BSP seen raising bank reserves anew
The central bank is expected to do more of the same at the Monetary Board’s policy meeting this week as officials’ eyes remain fixed on mopping up excess cash from the system to quell the threat this poses to price stability.
Five banks polled by the Inquirer were unanimous in saying the Bangko Sentral ng Pilipinas (BSP) would likely ask banks to set aside more of their deposits as reserves, keeping this cash from entering the economy and fueling excess demand that, in turn, causes inflation to spike.
“There’s a lot more cash that was let loose that still has to be siphoned off,” Security Bank executive vice president Rafael Algara told the Inquirer in an interview.
Another one percentage-point increase in the reserve requirement, as the BSP did late last March, is expected to suck up an estimated P60 billion in liquidity—cash that would no longer be available for loans to either businesses or households. Having less cash available for lending will push up the cost of borrowing, tempering consumer demand.
Apart from Algara, analysts from Metropolitan Bank and Trust Co., Bank of the Philippine Islands, BDO Unibank and Barclays all said the BSP would increase the reserve requirement for banks. At the moment, universal and commercial banks are required to set aside 19 percent of their clients’ deposits as reserves.
All banks said the BSP would keep its benchmark rates at their record lows until the second half of the year or early 2015.
The average rise in consumer prices likely accelerated to 4.1 percent in April from 3.9 percent the month before, a report by Metrobank said last week. This was in line with the BSP’s forecast for the month of 3.6 to 4.5 percent.
For the whole year, the BSP expects inflation to average 4.2 percent, significantly faster than last year’s 3 percent and above the midpoint of the central bank’s 3- to 5-percent target range.
“The BSP will remain watchful of potential financial stability pressures from liquidity and credit growth, especially as these may be affected by global developments,” BSP Governor Amando M. Tetangco Jr. said in a previous statement.
Growth in domestic liquidity rose by a record 37.3 percent in January this year, a result mainly of the ban on non-pooled funds from the BSP’s special deposit accounts (SDAs) that took effect last November. In March, liquidity growth slowed down to a still-elevated 34.8 percent. Bank lending also rose by 20 percent in March, speeding up from 19.4 percent the month before.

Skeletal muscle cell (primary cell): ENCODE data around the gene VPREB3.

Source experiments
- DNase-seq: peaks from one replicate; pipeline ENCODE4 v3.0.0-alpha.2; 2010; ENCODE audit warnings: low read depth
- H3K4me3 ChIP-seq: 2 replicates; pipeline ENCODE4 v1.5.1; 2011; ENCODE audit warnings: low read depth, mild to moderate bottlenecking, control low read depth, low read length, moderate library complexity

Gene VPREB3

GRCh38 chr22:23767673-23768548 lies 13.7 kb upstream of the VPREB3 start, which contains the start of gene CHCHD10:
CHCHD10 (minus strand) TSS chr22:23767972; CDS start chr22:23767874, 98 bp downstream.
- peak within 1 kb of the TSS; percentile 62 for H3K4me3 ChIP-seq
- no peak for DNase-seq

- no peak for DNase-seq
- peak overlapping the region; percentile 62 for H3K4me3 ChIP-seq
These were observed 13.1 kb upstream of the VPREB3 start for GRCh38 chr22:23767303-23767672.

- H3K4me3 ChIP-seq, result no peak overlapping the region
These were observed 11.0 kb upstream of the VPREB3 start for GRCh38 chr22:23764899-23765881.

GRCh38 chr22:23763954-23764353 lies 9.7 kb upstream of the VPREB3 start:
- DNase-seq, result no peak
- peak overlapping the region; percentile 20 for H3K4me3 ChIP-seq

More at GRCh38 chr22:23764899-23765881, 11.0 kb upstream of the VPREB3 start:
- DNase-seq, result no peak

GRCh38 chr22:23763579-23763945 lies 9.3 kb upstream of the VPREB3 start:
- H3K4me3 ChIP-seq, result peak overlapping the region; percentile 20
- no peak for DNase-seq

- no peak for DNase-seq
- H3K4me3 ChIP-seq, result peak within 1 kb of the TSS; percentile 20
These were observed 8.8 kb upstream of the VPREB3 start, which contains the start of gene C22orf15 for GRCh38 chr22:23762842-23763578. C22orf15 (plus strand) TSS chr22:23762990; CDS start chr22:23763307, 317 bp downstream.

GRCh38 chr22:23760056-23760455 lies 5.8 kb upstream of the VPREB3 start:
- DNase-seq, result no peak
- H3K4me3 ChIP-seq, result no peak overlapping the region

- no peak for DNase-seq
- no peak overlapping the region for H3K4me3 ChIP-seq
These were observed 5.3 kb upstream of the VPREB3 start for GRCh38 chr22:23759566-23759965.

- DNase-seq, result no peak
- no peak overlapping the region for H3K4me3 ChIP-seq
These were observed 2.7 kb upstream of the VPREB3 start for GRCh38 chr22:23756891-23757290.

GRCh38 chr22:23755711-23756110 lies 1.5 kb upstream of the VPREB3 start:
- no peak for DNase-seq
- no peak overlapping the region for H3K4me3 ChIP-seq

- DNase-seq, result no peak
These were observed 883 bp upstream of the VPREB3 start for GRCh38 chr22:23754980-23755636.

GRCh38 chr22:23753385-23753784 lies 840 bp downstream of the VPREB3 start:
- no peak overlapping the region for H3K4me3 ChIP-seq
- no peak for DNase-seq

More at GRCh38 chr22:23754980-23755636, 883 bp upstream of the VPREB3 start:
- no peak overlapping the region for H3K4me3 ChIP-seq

American banking giant Citibank also predicted that the BSP might further tighten monetary settings this week with another one percentage-point increase in the reserve requirement to ward off inflationary pressures.
Citi economist for the Philippines Jun Trinidad said in a research note issued on Friday that he was expecting the BSP’s Monetary Board to increase the reserve requirement on banks to 20 percent during its meeting on May 8.
“We sense policymakers to remain uneasy with M3 (domestic liquidity) expanding by over 30 percent year-on-year for the ninth straight month amid strong growth momentum and inflation firming up at 4 percent or more,” Trinidad said.
M3 is the broadest measure of liquidity or money supply in an economy. It includes deposit, deposit substitutes, large time deposits, institutional money market funds, short-term repurchase agreements and other larger liquid assets.
Trinidad said the country’s nominal growth backdrop of 10 percent or so would not require funding or liquidity growth at a sustained rate of over 30 percent.
“Households/businesses may get accustomed to ‘excessive liquidity’ and sustained access could affect inflation expectations,” Trinidad said. “Tightening liquidity imbalances that would not unduly threaten an upbeat growth backdrop would require non-interest rate tools.”
Trinidad estimated that another round of reserve increases would drain a cumulative P120 billion from the system, equivalent to 4 percent of M3.
“With this cumulative impact, markets would start to feel the reserve hike ‘pinch’ and uplift bank lending rates and other market rates,” he said.
He noted that the BSP’s decision last March 27 to raise bank reserves by 1 percentage point—with a potential drain of P60 billion—has yet to be reflected in the latest M3 report as this became effective only on April 4.
Trinidad said the easing of M3 in March implied that the effect of the special deposit account (SDA) phaseout peaked in January when the country’s M3 posted a 37.3 percent growth. But he added that this would not derail another bank reserve adjustment this month.
Against the backdrop of robust deposit growth, Trinidad noted that currency in circulation had eased with an 8.3-percent year-on-year growth that mitigated the spillover of excess liquidity to inflation risk.
On the potential impact of another reserve requirement increase on financial markets, Trinidad said investors could find safe refuge in short-term bonds.
“Preference for short-duration bonds remains as sanctuary from BSP’s tightening moves capped by rate hikes in second half of 2014,” he said.
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